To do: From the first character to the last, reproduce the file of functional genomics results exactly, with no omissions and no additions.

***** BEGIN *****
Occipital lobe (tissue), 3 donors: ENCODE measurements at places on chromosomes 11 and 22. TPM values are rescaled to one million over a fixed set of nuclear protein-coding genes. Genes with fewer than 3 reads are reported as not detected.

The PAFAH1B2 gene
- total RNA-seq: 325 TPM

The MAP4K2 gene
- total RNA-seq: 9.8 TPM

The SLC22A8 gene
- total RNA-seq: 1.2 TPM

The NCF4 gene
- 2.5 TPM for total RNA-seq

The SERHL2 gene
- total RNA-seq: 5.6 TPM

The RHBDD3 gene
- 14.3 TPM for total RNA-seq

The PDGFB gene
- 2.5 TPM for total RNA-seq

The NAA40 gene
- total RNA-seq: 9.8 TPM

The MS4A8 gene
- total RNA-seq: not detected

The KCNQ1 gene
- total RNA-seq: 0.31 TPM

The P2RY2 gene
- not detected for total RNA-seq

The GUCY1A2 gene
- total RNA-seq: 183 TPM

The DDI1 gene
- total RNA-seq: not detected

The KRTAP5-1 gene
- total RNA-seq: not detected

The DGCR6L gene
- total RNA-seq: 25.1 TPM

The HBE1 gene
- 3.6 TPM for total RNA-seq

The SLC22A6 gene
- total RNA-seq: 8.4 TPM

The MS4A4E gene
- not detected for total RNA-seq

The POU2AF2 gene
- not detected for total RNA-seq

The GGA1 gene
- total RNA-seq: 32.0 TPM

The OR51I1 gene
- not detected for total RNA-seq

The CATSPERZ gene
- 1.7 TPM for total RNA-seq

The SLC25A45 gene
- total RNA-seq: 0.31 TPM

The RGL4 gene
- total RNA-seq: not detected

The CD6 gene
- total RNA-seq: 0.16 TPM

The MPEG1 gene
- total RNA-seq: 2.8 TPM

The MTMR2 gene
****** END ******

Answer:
Occipital lobe (tissue), 3 donors: ENCODE measurements at places on chromosomes 11 and 22. TPM values are rescaled to one million over a fixed set of nuclear protein-coding genes. Genes with fewer than 3 reads are reported as not detected.

The PAFAH1B2 gene
- total RNA-seq: 325 TPM

The MAP4K2 gene
- total RNA-seq: 9.8 TPM

The SLC22A8 gene
- total RNA-seq: 1.2 TPM

The NCF4 gene
- 2.5 TPM for total RNA-seq

The SERHL2 gene
- total RNA-seq: 5.6 TPM

The RHBDD3 gene
- 14.3 TPM for total RNA-seq

The PDGFB gene
- 2.5 TPM for total RNA-seq

The NAA40 gene
- total RNA-seq: 9.8 TPM

The MS4A8 gene
- total RNA-seq: not detected

The KCNQ1 gene
- total RNA-seq: 0.31 TPM

The P2RY2 gene
- not detected for total RNA-seq

The GUCY1A2 gene
- total RNA-seq: 183 TPM

The DDI1 gene
- total RNA-seq: not detected

The KRTAP5-1 gene
- total RNA-seq: not detected

The DGCR6L gene
- total RNA-seq: 25.1 TPM

The HBE1 gene
- 3.6 TPM for total RNA-seq

The SLC22A6 gene
- total RNA-seq: 8.4 TPM

The MS4A4E gene
- not detected for total RNA-seq

The POU2AF2 gene
- not detected for total RNA-seq

The GGA1 gene
- total RNA-seq: 32.0 TPM

The OR51I1 gene
- not detected for total RNA-seq

The CATSPERZ gene
- 1.7 TPM for total RNA-seq

The SLC25A45 gene
- total RNA-seq: 0.31 TPM

The RGL4 gene
- total RNA-seq: not detected

The CD6 gene
- total RNA-seq: 0.16 TPM

The MPEG1 gene
- total RNA-seq: 2.8 TPM

The MTMR2 gene